By Nick Dermody
BBC News Online
A study of the ecological impact of the FA Cup Final is set to help architects design more efficient sports grounds.
Millwall fans were more likely to hire a limousine to go to the match
Researchers from Cardiff University are measuring how much energy, fuel, food, water and drink is consumed at the annual clash of Britain's top teams.
The eco audit of one of Britain's major sporting events studied this year's Manchester United-Millwall clash.
But it is also working out the eco "footprint" of Wales's 74,525 capacity Millennium Stadium.
Cardiff University researchers aim to calculate how much of the earth's resources go into staging top-flight sporting events such as the FA Cup.
This month, the FA announced the Millennium Stadium has also landed this season's two FA Cup semi finals, in April next year.
The assessment of the match's so-called ecological footprint is expressed in terms of how much land would have to be cultivated to provide the equivalent energy consumed on the day.
It comes after small army of researchers from the university's Centre for Business Relationships, Accountability, Sustainability and Society (Brass), quizzed fans at the 22 May FA Cup final, which Manchester United won 3-0.
The interim findings show the fans of the Devils' and Lions had a markedly different approach on how to get there.
Manchester United fans were much more likely to travel by train, with only six groups hiring a limousine for the day.
In comparison, more than 50 groups of Millwall fans - among a much smaller fan base - hired limousines for their journey to Cardiff.
But the most popular foods consumed across the terraces were what many would expect - sausage rolls, pies, pasties and chips.
The stadium is also having its "footprint" measured
And when it came to drink, for every bottle of water sold there was nearly eight cans of soft drinks and over ten pints of lager.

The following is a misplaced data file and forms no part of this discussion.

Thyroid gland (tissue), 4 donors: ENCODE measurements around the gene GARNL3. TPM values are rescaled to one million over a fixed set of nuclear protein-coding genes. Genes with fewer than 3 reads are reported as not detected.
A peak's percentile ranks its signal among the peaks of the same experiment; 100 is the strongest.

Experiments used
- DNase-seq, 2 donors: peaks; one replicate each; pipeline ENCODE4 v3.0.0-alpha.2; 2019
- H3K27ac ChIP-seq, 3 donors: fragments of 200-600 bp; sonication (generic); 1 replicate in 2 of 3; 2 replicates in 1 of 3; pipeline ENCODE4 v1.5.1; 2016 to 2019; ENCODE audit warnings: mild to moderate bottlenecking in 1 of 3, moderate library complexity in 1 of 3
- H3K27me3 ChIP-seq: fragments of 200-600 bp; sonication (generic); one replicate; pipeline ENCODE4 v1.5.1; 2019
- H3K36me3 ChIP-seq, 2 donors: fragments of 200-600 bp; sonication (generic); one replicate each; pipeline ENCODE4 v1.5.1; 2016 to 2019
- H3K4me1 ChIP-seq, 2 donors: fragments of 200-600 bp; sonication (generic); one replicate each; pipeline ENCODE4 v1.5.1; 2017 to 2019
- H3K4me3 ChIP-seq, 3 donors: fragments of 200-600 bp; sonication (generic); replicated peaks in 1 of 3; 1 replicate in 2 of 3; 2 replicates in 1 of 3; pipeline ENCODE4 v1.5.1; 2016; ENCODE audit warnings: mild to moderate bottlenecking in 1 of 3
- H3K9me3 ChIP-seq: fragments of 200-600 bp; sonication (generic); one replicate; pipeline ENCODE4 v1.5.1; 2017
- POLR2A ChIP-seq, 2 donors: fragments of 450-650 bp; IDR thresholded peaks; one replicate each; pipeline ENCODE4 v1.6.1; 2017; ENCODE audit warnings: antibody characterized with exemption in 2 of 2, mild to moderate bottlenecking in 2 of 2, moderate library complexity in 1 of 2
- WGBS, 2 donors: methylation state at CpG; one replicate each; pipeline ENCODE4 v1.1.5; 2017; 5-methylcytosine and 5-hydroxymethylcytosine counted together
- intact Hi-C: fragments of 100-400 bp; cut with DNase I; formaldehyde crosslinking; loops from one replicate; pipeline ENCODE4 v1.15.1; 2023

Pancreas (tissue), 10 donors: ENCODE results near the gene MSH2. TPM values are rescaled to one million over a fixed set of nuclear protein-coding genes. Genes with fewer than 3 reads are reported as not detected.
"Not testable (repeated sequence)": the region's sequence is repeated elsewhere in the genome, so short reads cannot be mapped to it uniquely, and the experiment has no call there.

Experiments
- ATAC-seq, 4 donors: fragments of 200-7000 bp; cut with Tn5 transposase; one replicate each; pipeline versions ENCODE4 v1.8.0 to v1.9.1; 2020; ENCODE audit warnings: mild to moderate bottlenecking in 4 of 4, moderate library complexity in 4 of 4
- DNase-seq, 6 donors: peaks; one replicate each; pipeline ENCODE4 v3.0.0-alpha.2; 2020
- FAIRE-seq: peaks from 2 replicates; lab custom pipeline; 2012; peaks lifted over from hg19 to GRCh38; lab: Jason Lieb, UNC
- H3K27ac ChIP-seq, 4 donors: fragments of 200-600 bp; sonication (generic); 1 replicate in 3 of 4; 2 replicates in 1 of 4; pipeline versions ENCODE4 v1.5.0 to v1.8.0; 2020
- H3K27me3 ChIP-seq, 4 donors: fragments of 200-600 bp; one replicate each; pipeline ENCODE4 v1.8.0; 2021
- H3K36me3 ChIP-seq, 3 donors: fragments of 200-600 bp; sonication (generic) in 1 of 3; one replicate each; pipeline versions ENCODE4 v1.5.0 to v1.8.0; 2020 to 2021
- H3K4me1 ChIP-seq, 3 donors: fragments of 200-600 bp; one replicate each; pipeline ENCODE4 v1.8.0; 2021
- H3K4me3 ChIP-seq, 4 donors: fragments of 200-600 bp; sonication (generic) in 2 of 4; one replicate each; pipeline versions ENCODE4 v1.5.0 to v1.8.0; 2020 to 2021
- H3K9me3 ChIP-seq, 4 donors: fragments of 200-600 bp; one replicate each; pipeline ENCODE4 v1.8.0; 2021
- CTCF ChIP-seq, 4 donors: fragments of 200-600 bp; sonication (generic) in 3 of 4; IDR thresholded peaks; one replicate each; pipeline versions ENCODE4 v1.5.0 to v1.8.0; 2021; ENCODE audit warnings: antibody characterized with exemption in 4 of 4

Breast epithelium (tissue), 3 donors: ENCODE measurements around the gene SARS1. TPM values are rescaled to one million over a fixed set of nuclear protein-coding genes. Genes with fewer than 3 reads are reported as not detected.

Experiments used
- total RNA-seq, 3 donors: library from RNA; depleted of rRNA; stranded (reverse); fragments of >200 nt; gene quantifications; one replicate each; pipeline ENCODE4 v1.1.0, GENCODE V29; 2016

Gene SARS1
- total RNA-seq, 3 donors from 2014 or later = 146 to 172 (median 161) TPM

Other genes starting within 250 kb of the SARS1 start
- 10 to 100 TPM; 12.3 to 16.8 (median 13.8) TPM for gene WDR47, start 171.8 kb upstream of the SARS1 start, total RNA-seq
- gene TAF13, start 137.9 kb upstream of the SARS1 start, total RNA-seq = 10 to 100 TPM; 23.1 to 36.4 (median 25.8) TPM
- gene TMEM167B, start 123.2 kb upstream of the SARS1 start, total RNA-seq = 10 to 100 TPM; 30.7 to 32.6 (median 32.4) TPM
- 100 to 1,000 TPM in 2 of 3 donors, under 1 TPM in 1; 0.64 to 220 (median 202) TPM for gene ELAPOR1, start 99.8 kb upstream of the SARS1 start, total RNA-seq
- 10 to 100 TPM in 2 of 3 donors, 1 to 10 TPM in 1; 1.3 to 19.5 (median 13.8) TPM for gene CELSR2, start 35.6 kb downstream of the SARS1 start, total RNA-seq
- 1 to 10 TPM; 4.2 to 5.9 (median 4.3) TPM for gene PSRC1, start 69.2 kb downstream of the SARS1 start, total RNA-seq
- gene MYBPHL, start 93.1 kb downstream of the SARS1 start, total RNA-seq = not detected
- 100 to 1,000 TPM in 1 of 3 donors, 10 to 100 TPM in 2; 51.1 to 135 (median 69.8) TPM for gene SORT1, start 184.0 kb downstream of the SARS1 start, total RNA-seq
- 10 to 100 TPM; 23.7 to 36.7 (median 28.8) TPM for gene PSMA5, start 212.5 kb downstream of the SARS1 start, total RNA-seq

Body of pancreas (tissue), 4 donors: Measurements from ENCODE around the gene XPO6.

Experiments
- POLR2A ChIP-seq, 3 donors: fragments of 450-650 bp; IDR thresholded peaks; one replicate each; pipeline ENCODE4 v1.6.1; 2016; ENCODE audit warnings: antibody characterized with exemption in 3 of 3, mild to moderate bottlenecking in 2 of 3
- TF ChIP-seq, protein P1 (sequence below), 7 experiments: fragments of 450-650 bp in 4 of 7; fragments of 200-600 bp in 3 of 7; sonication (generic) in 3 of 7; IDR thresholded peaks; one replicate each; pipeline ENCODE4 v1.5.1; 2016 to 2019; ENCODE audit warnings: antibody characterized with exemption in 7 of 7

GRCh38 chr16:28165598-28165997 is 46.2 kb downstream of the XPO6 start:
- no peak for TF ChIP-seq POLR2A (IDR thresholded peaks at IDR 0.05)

But the study also collected facts and figures on the amount of material used in the construction of the stadium, built for the Rugby World Cup in 1999 at a cost of £164m.
The sports venue, the first in the UK with a retractable roof, used 16,000 tonnes of concrete and steel and dominates Cardiff's skyline.
Paola Sassi is a lecturer at the Welsh School of Architecture at Cardiff University. She is also a practising architect with an expertise in sustainable design.
She said: "The eco-footprint of anything is becoming more and more important, just for people to understand where all our resources are going.
"We know that we are living well outside our means, so really it's a question of wherever we can cut back.
"The only way we can really address the issue is if we have a really detailed breakdown of where the energy is being used, otherwise nothing will happen."
"If we have a breakdown of where most energy is expended to build a building, then we can start looking at how we can cut it down.
"We could start looking at whether it is more environmentally sustainable to have one major facility in say, Cardiff, and none in a 100-mile radius, or whether it is more sustainable to have more smaller ones."